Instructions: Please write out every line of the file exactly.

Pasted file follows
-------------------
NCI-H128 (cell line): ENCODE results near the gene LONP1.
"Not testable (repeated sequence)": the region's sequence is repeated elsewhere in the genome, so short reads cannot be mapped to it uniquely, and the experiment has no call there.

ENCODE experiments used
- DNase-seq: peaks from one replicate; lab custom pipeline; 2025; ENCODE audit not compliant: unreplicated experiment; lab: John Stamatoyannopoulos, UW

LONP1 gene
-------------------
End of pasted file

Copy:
NCI-H128 (cell line): ENCODE results near the gene LONP1.
"Not testable (repeated sequence)": the region's sequence is repeated elsewhere in the genome, so short reads cannot be mapped to it uniquely, and the experiment has no call there.

ENCODE experiments used
- DNase-seq: peaks from one replicate; lab custom pipeline; 2025; ENCODE audit not compliant: unreplicated experiment; lab: John Stamatoyannopoulos, UW

LONP1 gene